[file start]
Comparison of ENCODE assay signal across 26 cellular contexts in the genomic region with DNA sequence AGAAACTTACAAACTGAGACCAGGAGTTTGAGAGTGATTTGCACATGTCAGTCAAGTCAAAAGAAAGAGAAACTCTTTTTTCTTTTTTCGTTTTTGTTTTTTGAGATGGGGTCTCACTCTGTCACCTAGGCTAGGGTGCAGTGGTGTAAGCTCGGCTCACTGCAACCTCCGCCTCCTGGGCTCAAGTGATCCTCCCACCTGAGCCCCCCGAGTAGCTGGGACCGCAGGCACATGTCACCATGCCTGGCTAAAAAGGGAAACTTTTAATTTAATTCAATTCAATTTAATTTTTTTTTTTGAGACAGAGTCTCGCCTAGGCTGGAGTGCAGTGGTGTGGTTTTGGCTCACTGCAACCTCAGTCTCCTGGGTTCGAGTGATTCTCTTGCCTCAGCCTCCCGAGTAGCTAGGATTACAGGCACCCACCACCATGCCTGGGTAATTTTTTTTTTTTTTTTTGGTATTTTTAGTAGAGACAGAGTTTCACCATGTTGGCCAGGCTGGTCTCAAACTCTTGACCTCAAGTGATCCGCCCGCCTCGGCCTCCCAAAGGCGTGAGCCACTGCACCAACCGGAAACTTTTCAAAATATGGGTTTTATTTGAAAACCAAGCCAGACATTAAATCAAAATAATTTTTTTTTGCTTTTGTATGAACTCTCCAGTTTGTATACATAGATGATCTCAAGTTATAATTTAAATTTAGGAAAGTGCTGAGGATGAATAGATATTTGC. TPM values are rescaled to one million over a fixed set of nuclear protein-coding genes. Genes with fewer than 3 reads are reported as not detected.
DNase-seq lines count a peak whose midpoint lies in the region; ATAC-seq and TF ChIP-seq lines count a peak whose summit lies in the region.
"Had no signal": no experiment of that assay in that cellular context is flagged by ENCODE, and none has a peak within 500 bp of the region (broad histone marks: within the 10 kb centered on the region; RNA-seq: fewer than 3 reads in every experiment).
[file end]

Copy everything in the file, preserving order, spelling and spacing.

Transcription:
Comparison of ENCODE assay signal across 26 cellular contexts in the genomic region with DNA sequence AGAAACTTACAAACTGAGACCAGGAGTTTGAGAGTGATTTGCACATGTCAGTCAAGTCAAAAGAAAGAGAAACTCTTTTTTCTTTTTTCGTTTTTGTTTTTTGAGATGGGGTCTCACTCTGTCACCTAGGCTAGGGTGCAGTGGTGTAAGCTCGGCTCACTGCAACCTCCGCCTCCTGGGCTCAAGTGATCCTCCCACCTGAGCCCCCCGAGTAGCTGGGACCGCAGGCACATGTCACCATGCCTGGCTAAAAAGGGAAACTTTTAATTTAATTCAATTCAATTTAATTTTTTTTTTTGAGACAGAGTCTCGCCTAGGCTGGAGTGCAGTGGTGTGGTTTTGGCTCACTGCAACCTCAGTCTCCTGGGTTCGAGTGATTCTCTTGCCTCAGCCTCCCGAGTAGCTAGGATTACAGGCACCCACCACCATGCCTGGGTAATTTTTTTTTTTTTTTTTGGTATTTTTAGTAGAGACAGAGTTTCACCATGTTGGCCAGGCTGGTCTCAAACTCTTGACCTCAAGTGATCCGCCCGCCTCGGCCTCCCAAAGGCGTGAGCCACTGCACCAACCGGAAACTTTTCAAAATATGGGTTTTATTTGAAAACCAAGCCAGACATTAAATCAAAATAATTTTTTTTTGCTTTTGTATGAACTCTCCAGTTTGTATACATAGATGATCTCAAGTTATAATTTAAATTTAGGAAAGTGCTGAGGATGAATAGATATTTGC. TPM values are rescaled to one million over a fixed set of nuclear protein-coding genes. Genes with fewer than 3 reads are reported as not detected.
DNase-seq lines count a peak whose midpoint lies in the region; ATAC-seq and TF ChIP-seq lines count a peak whose summit lies in the region.
"Had no signal": no experiment of that assay in that cellular context is flagged by ENCODE, and none has a peak within 500 bp of the region (broad histone marks: within the 10 kb centered on the region; RNA-seq: fewer than 3 reads in every experiment).